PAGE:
Essential Watercolor Supplies


Paints, brushes, paper.

That's all you need to paint... but which ones?

You don’t need a shopping cart full of equipment to paint realistic watercolors, but there are a few things that can make a big difference.

When getting started painting you can keep costs down by looking around your home, asking creative friends to lend you supplies, or even checking out used supplies on Facebook Marketplace.

To make getting started as easy as possible, these are my top recommendations on which supplies to have on hand.

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These online retailers give me a small % of every purchase made via the links on this page, and as an Amazon Associate I earn from qualifying purchases.

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How to Build a Starter Kit

What you need to start is: a suitable sketchbook, a set of 10 paints, a brush set and a pencil, eraser & tracing paper. Combine these with a white dinner plate as a palette and you're good to go!

There are two easy ways to build a realistic watercolor starter kit - save time and buy a one-click starter kit, or learn what to look for and build your own:

1. Buy a watercolor Starter Kit for $135 (£110)

If you know painting is something you really want to try, and can afford it, I've put together everything you need in a starter kit to save you time and energy. It has all the essential supplies that will make getting started easy.

Buy now from:


2. Build your own Starter Kit

Here's all the details on what to look for in your Starter Kit supplies. You can mix and match, borrow, or buy lightly used supplies.

There are also links to buy the different elements individually to supplement what you already have.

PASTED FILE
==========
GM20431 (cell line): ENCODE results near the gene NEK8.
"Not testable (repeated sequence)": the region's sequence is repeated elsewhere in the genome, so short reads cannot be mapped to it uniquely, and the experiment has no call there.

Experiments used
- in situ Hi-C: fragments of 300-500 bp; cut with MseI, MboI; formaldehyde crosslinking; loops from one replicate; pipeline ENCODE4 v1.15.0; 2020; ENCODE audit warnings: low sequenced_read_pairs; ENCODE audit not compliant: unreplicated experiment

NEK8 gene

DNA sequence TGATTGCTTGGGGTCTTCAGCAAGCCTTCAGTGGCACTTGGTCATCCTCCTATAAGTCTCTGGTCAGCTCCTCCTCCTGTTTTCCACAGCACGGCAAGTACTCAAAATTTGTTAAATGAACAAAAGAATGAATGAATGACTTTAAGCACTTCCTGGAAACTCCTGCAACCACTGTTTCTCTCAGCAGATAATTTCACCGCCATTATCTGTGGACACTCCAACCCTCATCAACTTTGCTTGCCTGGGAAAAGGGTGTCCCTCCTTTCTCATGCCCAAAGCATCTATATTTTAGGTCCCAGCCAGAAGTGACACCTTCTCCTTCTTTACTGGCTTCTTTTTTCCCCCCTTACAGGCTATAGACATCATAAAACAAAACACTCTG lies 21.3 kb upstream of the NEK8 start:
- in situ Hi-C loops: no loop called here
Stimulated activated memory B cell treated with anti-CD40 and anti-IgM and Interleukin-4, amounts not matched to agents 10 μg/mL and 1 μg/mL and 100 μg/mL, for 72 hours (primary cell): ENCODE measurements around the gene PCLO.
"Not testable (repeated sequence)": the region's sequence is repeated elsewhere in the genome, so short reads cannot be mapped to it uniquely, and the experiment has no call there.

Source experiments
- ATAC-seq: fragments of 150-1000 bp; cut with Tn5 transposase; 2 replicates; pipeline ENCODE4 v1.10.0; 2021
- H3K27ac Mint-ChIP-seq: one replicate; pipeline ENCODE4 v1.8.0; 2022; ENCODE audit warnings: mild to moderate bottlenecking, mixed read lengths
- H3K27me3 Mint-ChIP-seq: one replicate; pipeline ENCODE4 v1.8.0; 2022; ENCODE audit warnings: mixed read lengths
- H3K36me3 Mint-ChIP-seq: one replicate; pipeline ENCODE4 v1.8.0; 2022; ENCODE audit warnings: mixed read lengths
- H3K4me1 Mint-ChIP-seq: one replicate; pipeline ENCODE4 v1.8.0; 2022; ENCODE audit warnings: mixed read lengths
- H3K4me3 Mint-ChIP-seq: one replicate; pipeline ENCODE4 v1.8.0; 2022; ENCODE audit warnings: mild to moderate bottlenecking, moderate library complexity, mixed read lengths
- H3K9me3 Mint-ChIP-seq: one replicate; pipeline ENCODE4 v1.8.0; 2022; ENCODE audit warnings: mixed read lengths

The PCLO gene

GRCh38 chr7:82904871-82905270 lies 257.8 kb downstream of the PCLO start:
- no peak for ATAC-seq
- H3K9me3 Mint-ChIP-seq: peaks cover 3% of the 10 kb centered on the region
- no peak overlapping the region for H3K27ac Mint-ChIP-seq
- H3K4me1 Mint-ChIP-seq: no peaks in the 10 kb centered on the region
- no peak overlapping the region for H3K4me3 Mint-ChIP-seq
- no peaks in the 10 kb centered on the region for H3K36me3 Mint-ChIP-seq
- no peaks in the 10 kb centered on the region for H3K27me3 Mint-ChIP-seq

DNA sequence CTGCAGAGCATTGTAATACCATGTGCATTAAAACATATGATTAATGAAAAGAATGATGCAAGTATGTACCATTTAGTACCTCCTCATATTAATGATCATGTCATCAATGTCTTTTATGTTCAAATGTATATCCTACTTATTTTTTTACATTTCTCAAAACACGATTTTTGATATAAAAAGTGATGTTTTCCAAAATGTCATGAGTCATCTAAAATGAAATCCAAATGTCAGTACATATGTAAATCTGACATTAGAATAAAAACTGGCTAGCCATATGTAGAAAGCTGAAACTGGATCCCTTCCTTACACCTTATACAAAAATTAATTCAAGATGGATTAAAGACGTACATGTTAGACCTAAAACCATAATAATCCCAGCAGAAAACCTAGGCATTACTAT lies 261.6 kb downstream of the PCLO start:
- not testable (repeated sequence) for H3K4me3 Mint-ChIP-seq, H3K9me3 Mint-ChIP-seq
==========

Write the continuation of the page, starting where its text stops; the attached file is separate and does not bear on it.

Are you wondering "what kind of paper should I use for watercolor paintings?"

Look for paper that's:

  • Hotpressed surface, meaning it's smooth and better for capturing fine details
  • Thick - ideally 300gsm (140lb) so it will take the paint without buckling too much or needing stretching
  • Around 9" x 12" will be big enough for most of my tutorials

If buying, I recommend:

A sketchbook is ideal when you're starting as it takes the pressure off your painting and allows you to track your progress. 

The Stillman & Birn ZETA series is great:

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Not sure how to choose brushes that work for realistic watercolor paintings?

Look for brushes in:
  • Small sizes - numbers vary between brands but I use a size 5, 3, 1, 0 and 000
  • Short-hairs and a rounded teardrop shape, sometimes known as ‘spotter' or miniature brushes. Look for a fat, but short and rounded shape. Anna Mason Brush Set

If buying, I recommend:

British brushmakers Rosemary & Co make the official Anna Mason Brush Set of 5 brushes which are perfect for the method. Rosemary & Co ship worldwide:

Suitable alternatives with slightly longer hairs:

Not sure what kind of watercolor paints will work best?

Look for paints that are:

  • Small tubes or half pans/cakes. Watercolor paints are sold in tubes, or in solid form - called pans or cakes. Either will work, but my method uses small amounts of paint. I prefer to buy tubes, because you can squeeze a little out at a time, let it dry onto your palette, and then use it like a pan or cake. There's no waste!
  • Professional (or ‘Artist’) quality paints that have more pigment in them. They're brighter and better for layering than the cheaper student's quality ones.
  • 'Transparent' colours which are better for layering. Even within watercolour paints, some are more transparent and some are more opaque. This is known as the grade, and it should be in the description of the paint.

If buying, I recommend:

I have an 'Essential range' of 10 colours, which will allow you to complete the beginner level tutorials in my online school. If you'd like to see if they're a match to different paints you already have, check the pigment number and substitution information I've provided on this page.

All are Winsor & Newton 5ml tubes:

Winsor Lemon   

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  Payne’s Gray